Fibrosis and persistent inflammation are characteristics of kidney injury, but the molecular mechanisms of the crosstalk between them are unclear. Now, Lemos et al. report that in acute kidney injury (AKI), the innate immune pro-inflammatory cytokine IL-1β induces a metabolic switch in platelet-derived growth factor receptor (PDGFRβ)+ kidney stromal cells (SCs), which promotes tubulointerstitial fibrosis.
RNA sequencing of healthy kidney or chronic kidney disease (CKD) biopsy samples revealed a switch in metabolic gene expression from oxidative phosphorylation (OXPHOS) in healthy kidney tissue to glycolysis in fibrotic renal tissue. Furthermore, the expression of the transcription regulator MYC and its coactivator MAZ were upregulated, whereas that of the mitochondrial biogenesis regulator PPARGC1A was downregulated in CKD. Additionally, MYC protein levels were substantially elevated in the interstitial cells in CKD biopsy samples, whereas MYC was almost undetectable in healthy kidney tissue. Examination of metabolic gene expression in mouse kidney SCs and fibrogenic myofibroblasts in the unilateral ureteral obstruction (UUO) model of renal fibrosis confirmed that this OXPHOS–glycolysis switch during the transition from AKI to CKD occurred in vivo.
Next, the researchers analysed the translatome of tubulointerstitial SCs in injured mouse kidneys and found that the expression of IL-1β and MYC was significantly correlated, and the expression of downstream genes in the IL-1 receptor signalling pathway was upregulated by AKI. Stimulating primary human SCs in vitro with IL-1β resulted in the upregulation of MYC and its target glycolytic proteins, which was blocked by an inhibitor of IL-1 receptor-associated kinase 4 (IRAK4). Furthermore, in a mouse model of ischaemia–reperfusion injury (IRI)-induced kidney injury, the IRAK4 inhibitor blocked the upregulation of MYC and reduced the proliferation of SCs after IRI. Additionally, IL-1β treatment induced a metabolic switch and increased proliferation of primary human SCs in vitro, which was blocked by a MYC inhibitor. Thus, an IL-1 receptor–IRAK4–MYC axis regulates kidney SC proliferation and metabolism.
IL-1 receptor signalling is known to activate autophagy and, indeed, IL-1β induced autophagosome formation and increased degradation of the cargo protein p62 in primary human SCs in vitro. Additionally, autophagy gene expression was higher in severely fibrotic human kidney tissue than in healthy kidney tissue. As p62 recognizes polyubiquitylated proteins to mediate their proteasomal degradation, MYC might be a direct target of p62. Deletion of the gene encoding p62 in human kidney SCs by CRISPR–Cas9 increased the levels of MYC and its target genes, whereas overexpression of p62 reduced MYC levels. Moreover, p62 and MYC interact and MYC appears to be polyubiquitylated in p62-deficient cells treated with a proteasome inhibitor. Thus, it is likely that MYC is a direct target of p62.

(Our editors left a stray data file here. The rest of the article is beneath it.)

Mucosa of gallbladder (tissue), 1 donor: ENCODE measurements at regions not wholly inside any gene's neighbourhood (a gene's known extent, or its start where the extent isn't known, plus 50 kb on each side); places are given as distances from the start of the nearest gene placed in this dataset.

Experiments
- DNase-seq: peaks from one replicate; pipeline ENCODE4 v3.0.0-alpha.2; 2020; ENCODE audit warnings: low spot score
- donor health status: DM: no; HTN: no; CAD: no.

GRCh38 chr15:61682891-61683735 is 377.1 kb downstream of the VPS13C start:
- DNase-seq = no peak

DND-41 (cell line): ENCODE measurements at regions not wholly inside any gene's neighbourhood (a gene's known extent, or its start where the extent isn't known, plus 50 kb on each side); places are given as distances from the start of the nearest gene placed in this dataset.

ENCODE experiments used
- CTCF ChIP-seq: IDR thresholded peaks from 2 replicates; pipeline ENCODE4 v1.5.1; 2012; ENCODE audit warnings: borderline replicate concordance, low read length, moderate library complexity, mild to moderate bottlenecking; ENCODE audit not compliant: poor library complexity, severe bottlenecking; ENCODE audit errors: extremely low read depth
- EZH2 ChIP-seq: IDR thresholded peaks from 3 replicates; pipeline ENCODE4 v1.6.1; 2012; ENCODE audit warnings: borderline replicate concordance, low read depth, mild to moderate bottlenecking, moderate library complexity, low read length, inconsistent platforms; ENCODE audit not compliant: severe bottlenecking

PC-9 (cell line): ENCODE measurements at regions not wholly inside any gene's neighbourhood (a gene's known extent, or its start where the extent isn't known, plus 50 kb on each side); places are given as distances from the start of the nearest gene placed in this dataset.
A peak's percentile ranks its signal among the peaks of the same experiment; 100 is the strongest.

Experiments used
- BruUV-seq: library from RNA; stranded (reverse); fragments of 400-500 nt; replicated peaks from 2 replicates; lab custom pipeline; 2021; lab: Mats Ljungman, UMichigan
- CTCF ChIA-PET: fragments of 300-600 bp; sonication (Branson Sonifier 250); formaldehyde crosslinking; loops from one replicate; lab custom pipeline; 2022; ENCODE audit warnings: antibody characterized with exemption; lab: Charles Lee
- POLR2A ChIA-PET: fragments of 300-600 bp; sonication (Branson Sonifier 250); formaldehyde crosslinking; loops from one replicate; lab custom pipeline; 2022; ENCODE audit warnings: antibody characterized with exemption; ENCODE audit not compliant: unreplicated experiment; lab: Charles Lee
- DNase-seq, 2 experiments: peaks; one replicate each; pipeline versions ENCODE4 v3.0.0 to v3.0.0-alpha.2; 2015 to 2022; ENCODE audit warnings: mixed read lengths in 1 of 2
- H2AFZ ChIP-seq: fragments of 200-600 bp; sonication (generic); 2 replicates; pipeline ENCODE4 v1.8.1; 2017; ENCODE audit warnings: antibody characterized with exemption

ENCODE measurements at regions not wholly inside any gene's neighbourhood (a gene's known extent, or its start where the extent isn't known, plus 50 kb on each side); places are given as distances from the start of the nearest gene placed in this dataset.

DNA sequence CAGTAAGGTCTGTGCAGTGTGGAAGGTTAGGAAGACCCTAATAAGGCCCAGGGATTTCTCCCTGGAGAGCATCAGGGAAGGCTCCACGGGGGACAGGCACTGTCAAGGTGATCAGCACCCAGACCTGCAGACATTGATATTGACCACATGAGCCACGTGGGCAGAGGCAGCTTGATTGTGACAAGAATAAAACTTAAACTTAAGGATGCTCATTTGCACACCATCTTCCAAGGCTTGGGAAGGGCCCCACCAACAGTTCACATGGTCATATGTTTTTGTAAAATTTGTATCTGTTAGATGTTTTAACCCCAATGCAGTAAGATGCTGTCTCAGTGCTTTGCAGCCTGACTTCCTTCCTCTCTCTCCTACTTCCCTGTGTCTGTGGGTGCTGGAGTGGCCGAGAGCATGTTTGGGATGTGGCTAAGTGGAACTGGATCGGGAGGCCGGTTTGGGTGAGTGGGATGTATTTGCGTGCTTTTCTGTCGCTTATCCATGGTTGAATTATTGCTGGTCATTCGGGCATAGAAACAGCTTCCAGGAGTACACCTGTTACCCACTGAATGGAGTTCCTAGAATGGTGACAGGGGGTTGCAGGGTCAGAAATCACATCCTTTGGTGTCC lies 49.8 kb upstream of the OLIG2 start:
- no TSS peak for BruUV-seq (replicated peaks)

To examine the effects of modulating the IL-1 receptor–IRAK4–MYC axis in vivo, the researchers treated UUO mice with an inhibitor of MYC expression during the inflammatory phase of AKI. Interestingly, not only was SC proliferation reduced during AKI, but the number of myofibroblasts, the expression of collagen genes and collagen deposition in the tubulointerstitium (all indicative of fibrosis) were also reduced by the MYC expression inhibitor. The researchers next switched to using 3D human kidney organoids. “We could study multiple tissue events triggered by IL-1β alone. This ‘single cytokine’ approach was possible because organoids lack haematopoietic innate immune cells,” Dario Lemos explains. IL-1β stimulation induced hypertrophy of kidney organoids, proximal tubule cell atrophy and increased expression of kidney injury molecule 1, all indicators of proximal tubular damage. Additionally, increased expression of collagen genes and interstitial collagen deposition suggested that fibrosis also occurred in response to IL-1β treatment. Importantly, these effects were blocked by inhibition of MYC expression. Thus, IL-1β can drive tubulointerstitial disease by inducing proximal tubule damage and fibrosis.
“IL-1β can drive tubulointerstitial disease by inducing proximal tubule damage and fibrosis”
“IL-1β induces an inflammatory metabolic phenotype in fibrogenic kidney SCs, which resembles the immunometabolism of monocytes and macrophages,” explains Lemos. “Therefore, we should think of kidney SCs not just as extracellular matrix-producing cells, but also as cells that actively contribute to local inflammation.”
Lemos, D. R. et al. Interleukin-1β activates a MYC-dependent metabolic switch in kidney stromal cells necessary for progressive tubulointerstitial fibrosis. J. Am. Soc. Nephrol. https://doi.org/10.1681/ASN.2017121283 (2018)
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Otto, G. IL-1β switches on kidney fibrosis. Nat Rev Nephrol 14, 475 (2018). https://doi.org/10.1038/s41581-018-0026-2
Scientific Reports (2020)